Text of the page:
Further to the optical assessment, histological sections were taken for staining of four common ECM components; collagen types I and III, Fibronectin, Hyaluronic Acid (HA) and Laminin (Fig. 3). These ECM components have been shown to have a dual role in cancer, both in containment and progression63,64,65,66,67. Picrosirius red staining is a common method to identify collagens in tissue sections and has been previously applied to organotypic matrix sections23 and kangaroo articular cartilage and tendons19,68. In addition to transmitted light analysis, we applied polarized light microscopy to assess the birefringence of the picrosirius dye molecules, which allows differentiation between highly organized fibrillar collagen and less organized, globular collagen69,70. Following staining, no significant change was detected between either the coverage of the picrosirius red stained collagen (transmitted light, Fig. 3a) or the proportions of higher ordered fibrillar collagens (polarized light, Fig. 3a). Immunohistochemical (IHC) staining for Fibronectin was also performed to assess coverage within organotypic matrices and showed no significant difference between the rat and kangaroo tail preparations (Fig. 3b). Similarly, IHC staining for HA, an important stromal-derived ECM component40,41,71,72, showed no significant difference in coverage between the rat and kangaroo tail organotypic matrix sections (Fig. 3c). Lastly, strong positive IHC staining of the embedded fibroblasts was observed for Laminin, one of the primary components of the basement membrane (Fig. 3d)73,74. Scoring of cells positively stained for Laminin in 500 × 500 μm regions of interest showed no significant difference between the rat and kangaroo tail preparations (Fig. 3d).

Figure 3
Figure 3

Immunohistochemical (IHC) staining of 12-day fibroblast contracted rat and kangaroo tail collagen matrices for various matrix components. (a) Picrosirius red staining (n = 3, scale bars: 100 μm) of collagen content (top, transmitted light imaging) or birefringence (bottom, polarized light imaging; green (low birefringence), yellow (medium birefringence) and red-orange (high birefringence), channels are highlighted for clarity). IHC staining of (b) Fibronectin and (c) Hyaluronic Acid (HA), quantified for positive staining coverage (n = 3, scale bars: 100 μm, scale bars (insets): 10 μm). (d) IHC staining of embedded fibroblasts for Laminin expression, with scoring of positive cells per 500 × 500 μm region of interest (#/ROI; n = 3, scale bars: 100 μm, scale bars (insets): 10 μm). Mean ± SD.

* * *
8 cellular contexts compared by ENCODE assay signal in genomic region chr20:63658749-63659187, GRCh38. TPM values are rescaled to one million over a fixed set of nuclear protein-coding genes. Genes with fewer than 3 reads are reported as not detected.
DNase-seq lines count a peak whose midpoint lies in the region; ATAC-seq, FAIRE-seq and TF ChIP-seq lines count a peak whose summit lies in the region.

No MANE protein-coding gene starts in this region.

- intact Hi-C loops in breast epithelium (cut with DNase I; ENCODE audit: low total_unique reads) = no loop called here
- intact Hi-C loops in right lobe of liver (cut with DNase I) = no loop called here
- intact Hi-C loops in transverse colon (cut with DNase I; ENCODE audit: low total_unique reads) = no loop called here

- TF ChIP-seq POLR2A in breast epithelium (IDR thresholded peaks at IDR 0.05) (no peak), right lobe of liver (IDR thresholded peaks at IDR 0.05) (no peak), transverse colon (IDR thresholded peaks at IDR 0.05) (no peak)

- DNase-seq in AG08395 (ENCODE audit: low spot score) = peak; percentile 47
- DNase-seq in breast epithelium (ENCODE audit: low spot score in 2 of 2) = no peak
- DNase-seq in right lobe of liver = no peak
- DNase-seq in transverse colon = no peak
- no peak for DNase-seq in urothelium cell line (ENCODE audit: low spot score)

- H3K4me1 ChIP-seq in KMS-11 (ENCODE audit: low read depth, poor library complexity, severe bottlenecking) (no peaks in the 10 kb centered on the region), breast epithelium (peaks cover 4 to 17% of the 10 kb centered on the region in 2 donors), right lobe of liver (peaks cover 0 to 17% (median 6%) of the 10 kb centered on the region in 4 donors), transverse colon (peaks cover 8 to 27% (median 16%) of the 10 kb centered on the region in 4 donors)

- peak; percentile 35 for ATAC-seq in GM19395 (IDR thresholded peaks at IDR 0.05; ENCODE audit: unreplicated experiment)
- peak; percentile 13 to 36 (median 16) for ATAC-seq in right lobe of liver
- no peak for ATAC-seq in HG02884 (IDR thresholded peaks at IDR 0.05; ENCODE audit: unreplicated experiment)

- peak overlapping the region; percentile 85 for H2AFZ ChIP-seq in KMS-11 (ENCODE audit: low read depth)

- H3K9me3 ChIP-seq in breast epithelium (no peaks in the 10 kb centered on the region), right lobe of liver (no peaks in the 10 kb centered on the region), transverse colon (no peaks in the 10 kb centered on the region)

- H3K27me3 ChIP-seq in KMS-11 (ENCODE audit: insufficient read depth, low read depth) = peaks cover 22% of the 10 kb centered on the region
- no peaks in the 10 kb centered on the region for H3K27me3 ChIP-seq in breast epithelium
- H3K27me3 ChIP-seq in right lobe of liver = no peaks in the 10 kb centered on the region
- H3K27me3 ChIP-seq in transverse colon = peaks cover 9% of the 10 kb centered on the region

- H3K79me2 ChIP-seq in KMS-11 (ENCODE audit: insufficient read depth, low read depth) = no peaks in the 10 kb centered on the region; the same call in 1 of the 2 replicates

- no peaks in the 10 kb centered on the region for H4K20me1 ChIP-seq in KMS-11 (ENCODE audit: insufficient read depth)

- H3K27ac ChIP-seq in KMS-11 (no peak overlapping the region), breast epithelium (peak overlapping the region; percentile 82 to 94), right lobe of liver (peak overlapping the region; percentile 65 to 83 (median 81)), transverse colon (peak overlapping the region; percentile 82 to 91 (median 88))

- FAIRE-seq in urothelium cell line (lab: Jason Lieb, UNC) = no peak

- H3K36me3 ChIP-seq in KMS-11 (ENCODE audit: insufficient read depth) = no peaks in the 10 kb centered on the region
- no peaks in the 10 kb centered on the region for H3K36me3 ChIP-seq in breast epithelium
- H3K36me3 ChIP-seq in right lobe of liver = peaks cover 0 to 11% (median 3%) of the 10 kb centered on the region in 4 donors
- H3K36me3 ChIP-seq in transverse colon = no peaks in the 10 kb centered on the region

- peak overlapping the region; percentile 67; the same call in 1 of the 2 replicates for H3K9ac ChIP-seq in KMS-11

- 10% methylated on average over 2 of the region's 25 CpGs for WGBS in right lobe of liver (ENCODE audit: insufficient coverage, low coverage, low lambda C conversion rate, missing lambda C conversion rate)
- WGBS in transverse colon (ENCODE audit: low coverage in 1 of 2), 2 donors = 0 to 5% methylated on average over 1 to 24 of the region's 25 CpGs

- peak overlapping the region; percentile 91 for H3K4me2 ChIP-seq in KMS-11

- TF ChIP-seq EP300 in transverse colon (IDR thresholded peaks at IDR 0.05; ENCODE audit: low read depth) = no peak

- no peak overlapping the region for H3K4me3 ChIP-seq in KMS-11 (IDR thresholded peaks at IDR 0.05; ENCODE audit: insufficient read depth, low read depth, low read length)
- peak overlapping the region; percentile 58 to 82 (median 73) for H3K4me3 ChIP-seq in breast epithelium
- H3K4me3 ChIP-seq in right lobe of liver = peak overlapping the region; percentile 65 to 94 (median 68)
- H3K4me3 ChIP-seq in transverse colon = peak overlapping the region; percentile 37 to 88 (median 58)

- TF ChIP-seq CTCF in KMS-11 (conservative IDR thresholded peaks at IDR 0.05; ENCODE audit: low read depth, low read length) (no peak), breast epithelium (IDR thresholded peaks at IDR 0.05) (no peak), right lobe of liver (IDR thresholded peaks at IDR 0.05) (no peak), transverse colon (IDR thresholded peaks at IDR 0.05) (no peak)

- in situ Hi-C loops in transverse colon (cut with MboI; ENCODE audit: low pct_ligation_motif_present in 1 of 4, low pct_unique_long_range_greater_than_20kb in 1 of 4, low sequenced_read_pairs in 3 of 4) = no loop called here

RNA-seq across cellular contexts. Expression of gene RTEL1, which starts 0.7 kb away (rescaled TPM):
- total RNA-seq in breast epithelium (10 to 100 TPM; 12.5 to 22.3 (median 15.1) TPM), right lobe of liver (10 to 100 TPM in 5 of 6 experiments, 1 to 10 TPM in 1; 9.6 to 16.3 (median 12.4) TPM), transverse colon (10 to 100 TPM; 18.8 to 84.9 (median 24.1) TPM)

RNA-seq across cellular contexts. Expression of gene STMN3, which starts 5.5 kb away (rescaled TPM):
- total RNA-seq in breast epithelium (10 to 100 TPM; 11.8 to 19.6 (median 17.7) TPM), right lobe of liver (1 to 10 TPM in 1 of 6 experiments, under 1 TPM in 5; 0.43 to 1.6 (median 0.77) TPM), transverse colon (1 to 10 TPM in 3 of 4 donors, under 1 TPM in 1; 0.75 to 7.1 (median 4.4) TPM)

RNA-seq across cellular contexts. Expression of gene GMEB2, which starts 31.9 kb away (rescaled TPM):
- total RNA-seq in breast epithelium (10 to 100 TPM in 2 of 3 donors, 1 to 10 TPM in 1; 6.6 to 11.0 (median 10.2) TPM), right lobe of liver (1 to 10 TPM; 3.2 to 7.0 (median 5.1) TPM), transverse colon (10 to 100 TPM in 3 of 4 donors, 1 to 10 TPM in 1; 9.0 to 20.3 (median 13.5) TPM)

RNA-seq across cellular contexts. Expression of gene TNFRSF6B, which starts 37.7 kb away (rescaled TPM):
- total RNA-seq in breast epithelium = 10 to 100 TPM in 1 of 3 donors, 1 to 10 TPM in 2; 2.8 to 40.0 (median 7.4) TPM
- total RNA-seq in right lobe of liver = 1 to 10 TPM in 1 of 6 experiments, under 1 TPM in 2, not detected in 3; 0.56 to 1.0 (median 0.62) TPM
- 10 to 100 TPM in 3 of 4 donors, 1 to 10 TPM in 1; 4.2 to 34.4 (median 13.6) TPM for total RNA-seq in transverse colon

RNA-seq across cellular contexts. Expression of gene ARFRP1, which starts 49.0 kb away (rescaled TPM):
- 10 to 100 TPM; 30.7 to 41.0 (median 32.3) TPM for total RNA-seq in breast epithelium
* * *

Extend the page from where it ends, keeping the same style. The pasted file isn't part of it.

This fibroblast-specific staining for Laminin prompted assessment of the stromal cells themselves (Fig. 4). The embedded fibroblasts are responsible for remodeling the collagen matrices and staining for key markers can inform on their respective activity67,75,76. Here, we quantified positive staining by counting cells in 500 × 500 μm regions of interest for all three markers assessed in both rat and kangaroo organotypic matrices; fibroblast activation protein (FAP), a marker of reactive stromal fibroblasts75,77,78, alpha smooth muscle actin (αSMA), a marker of increased contractility in myofibroblast cells56,75,76,79,80 and phosphorylated-Myosin phosphatase target subunit 1 (phospho-MYPT1), a marker of actomyosin contractility76,81,82,83 (Fig. 4a–c). This affirmed that the activity of the stromal cells within both the rat and kangaroo tail matrices was not significantly different between the two preparations. Previous work has demonstrated that activated fibroblasts, which are capable of secreting their own ECM3,84,85,86,87, also upregulate several genes at the transcriptional level87. To confirm that these genes were similarly expressed in organotypic-embedded fibroblasts, within both rat and kangaroo tail organotypic matrices, quantitative real-time PCR (qRT-PCR) was performed on fibroblasts from 12 day contracted organotypic matrices. According to the MIQE guidelines88 for the analysis of qRT-PCR data by the comparative CT method89,90, a minimum of 2-fold difference is necessary to report differences in gene expression between treatment groups. The changes presented for the fibroblast markers ACTA2 (i.e. αSMA), THY1 and TGFB1 are neither statistically significant, nor their fold-change of a significant magnitude, to show a difference between the rat and kangaroo tail matrices (Fig. 4d). These genes have previously been shown to be upregulated in activated fibroblasts, along with COL1A1, COL1A2 and FN1 87. Here we saw no significant difference in these additional transcripts between rat and kangaroo tail matrices, even with the additional assessment of the hyaluronan synthesis genes HAS1, HAS2 and HAS3, and the basement membrane glycoprotein, Nidogen-1 (NID-1; Fig. 4d). This suggests that there is no significant difference in activation status of fibroblasts embedded in the two different matrices. Additionally, the GAPDH normalized results presented (Fig. 4d) were consistent with normalization to a second housekeeping gene RPLP0 (Supp. Fig. S3).